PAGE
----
The Different Types of Cardio Training: Which Best Suits Your Goals?

Cardio -

The Different Types of Cardio Training: Which Best Suits Your Goals?

Let’s be honest, cardio isn’t enjoyable for everybody. For some, it’s a total thrill, something that they can’t wait to wake up in the morning to do, but for most people, it’s a necessary evil if you want to give your body a solid shape and keep your heart healthy. Many people start off doing it reluctantly before eventually acquiring a taste for it. In addition to the differences in the levels of enjoyment, cardio training is a somewhat controversial topic in bodybuilding circles.

Some think it’s absolutely essential for proper, healthy muscle building, others believe it’s dispensable and that you can definitely achieve a ripped physique without every depending on cardio, and some others who think it’s even a hindrance to your reaching your body goals because it kills your gains. Well, let’s just say that there’s an element of truth in each of these positions, so let’s see which modes of cardio are ideal for each body goal.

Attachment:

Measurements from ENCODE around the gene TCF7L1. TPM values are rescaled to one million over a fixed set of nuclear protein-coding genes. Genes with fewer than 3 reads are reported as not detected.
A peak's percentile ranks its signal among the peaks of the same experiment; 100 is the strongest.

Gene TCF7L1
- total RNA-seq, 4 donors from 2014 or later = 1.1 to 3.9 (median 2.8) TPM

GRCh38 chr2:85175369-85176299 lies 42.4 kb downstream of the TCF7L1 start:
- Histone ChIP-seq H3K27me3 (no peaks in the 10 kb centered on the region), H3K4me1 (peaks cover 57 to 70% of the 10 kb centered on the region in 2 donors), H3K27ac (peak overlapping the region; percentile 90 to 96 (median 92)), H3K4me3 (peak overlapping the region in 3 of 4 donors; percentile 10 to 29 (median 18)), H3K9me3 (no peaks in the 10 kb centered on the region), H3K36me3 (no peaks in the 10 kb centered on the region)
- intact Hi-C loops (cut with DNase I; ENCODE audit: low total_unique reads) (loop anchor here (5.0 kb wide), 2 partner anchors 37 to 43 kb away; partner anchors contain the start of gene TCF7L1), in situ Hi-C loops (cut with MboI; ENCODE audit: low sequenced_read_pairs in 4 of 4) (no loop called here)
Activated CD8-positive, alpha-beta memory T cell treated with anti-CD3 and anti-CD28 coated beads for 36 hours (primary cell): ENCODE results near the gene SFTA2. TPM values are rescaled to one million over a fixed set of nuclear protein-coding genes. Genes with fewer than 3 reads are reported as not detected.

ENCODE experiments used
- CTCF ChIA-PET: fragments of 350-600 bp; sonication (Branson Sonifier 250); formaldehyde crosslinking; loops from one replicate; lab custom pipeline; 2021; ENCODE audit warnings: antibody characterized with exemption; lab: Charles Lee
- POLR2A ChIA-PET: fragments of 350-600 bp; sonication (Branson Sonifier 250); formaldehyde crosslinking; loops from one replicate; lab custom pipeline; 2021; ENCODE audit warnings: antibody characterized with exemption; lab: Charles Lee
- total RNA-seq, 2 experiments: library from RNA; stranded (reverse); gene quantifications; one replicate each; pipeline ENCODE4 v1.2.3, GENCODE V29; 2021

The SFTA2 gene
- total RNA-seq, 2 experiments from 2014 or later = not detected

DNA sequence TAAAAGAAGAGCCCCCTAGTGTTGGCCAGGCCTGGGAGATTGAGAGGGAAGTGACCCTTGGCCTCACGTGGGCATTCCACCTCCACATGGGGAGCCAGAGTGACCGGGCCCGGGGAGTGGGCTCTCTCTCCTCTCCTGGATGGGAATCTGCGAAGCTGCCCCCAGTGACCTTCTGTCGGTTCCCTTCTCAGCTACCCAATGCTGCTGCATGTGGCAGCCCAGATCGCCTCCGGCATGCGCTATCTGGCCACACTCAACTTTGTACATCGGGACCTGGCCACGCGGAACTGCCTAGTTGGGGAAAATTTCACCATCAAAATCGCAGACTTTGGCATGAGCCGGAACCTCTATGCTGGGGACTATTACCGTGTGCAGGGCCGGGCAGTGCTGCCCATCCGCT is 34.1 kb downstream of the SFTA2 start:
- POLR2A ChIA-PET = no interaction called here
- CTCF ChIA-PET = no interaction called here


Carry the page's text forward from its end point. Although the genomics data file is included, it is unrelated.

To know this, we need to first understand what cardio does to the body.

Why is Cardio Important?

First off, it strengthens the heart which is, obviously, the focus of cardiovascular training, and can boost your stamina and endurance to degrees that you are unlikely to hit without cardio.

Secondly, you don’t want to just gain mass even if it’s a dirty bulk, unless that’s part of your program, of course, although the merit of dirty bulking has been disputed time and time again. That’s a topic for another article, though. Most people aim for lean mass or a clean bulk, and incorporating cardio into your bulking program might very well help you achieve that if you do it properly, that is if you make sure it eats into your carbs and fat components rather than muscle. In order to burn body fat and get leaner, you basically need more oxygen to enter your body. That’s particularly what cardio does. It increases your intake of oxygen. If cardio is almost absolutely essential during any phase along your bodybuilding path, it’s during shredding (at the very least, you would be vastly slowing down your results by eliminating cardio from your workout routine). That’s when intense cardio training comes into play.